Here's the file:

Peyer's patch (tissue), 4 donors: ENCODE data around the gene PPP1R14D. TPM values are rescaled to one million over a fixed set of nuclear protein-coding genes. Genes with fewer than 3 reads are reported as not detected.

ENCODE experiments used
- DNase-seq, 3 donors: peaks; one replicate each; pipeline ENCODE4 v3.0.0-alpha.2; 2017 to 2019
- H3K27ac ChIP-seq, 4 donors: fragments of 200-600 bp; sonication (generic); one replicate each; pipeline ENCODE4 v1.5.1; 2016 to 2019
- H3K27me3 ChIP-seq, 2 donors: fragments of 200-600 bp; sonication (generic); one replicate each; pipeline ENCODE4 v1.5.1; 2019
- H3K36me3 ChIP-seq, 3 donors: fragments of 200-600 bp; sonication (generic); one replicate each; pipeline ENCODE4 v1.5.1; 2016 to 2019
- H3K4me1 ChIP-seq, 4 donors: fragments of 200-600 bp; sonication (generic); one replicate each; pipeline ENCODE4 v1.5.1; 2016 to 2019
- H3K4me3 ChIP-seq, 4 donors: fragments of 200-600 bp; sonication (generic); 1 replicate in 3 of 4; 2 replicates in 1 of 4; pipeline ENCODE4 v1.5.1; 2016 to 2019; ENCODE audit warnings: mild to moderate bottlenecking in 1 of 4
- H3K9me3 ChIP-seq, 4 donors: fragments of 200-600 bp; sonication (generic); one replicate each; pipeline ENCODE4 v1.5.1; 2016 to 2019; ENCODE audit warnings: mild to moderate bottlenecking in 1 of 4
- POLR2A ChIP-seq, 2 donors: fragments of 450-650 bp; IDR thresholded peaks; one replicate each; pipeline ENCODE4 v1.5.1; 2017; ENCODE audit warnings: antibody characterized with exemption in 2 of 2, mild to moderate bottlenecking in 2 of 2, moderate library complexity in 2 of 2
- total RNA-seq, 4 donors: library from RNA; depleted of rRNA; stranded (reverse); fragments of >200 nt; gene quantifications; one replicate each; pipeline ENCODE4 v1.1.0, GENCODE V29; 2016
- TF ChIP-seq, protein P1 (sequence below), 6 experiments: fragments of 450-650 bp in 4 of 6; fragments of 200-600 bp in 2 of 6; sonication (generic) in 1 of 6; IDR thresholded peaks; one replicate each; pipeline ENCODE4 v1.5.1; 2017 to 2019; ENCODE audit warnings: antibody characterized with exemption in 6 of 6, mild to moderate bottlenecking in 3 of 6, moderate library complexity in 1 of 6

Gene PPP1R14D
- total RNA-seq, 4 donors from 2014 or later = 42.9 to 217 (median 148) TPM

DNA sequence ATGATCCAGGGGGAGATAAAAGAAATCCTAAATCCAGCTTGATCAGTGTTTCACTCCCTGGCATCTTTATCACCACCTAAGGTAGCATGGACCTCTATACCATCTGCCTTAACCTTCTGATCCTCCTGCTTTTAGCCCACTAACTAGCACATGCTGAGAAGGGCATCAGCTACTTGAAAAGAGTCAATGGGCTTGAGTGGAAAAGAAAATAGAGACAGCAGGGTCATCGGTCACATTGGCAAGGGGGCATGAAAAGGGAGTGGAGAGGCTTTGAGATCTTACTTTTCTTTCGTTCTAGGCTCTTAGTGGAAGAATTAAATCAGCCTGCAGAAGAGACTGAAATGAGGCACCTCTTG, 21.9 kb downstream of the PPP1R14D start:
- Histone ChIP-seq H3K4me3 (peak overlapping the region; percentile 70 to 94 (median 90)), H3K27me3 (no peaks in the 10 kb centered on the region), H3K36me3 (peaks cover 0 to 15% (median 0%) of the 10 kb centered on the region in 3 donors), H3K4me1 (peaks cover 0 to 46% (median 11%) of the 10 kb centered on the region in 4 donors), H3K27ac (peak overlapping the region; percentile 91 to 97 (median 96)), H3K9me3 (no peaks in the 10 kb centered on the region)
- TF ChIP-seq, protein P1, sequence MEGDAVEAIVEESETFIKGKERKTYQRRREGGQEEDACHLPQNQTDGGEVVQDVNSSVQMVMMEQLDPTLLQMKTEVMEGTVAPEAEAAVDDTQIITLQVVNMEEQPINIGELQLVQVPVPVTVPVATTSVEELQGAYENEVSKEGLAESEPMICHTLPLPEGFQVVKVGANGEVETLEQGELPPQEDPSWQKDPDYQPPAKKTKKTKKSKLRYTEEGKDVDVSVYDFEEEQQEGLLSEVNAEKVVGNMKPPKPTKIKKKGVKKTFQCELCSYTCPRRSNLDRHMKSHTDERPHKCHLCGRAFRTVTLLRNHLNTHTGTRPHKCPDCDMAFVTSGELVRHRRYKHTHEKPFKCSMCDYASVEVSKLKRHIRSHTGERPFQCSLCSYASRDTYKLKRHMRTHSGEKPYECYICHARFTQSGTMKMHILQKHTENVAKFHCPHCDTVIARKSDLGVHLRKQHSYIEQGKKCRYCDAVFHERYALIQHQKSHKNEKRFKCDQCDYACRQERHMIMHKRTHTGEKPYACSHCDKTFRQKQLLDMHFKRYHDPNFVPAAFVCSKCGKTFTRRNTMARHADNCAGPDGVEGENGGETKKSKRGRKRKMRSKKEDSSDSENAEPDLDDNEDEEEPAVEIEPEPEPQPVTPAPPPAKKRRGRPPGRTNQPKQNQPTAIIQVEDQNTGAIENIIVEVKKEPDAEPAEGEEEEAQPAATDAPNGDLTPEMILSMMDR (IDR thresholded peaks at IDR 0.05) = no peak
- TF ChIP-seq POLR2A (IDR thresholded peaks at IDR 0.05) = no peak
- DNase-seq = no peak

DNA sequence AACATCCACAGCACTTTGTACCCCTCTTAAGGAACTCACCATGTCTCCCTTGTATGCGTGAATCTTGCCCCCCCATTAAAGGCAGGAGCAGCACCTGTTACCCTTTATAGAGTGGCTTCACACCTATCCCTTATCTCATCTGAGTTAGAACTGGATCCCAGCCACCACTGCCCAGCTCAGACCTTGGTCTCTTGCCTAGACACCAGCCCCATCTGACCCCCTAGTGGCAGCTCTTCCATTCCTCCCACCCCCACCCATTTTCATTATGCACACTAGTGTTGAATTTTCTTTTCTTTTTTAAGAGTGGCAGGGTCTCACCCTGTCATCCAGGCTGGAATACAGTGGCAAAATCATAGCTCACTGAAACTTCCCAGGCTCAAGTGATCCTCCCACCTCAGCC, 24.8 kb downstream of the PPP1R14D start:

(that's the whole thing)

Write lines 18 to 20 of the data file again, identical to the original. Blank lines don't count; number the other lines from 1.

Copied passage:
- TF ChIP-seq POLR2A (IDR thresholded peaks at IDR 0.05) = no peak
- DNase-seq = no peak

DNA sequence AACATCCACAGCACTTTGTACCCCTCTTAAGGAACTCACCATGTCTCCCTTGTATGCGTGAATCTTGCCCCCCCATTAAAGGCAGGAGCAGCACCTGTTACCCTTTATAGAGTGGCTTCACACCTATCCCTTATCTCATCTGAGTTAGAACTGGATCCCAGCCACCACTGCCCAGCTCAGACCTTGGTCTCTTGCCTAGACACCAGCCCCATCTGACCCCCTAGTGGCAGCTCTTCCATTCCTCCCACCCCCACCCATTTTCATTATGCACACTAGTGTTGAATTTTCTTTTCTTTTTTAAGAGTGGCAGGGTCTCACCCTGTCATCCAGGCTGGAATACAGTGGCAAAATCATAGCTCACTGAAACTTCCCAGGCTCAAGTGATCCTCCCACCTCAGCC, 24.8 kb downstream of the PPP1R14D start: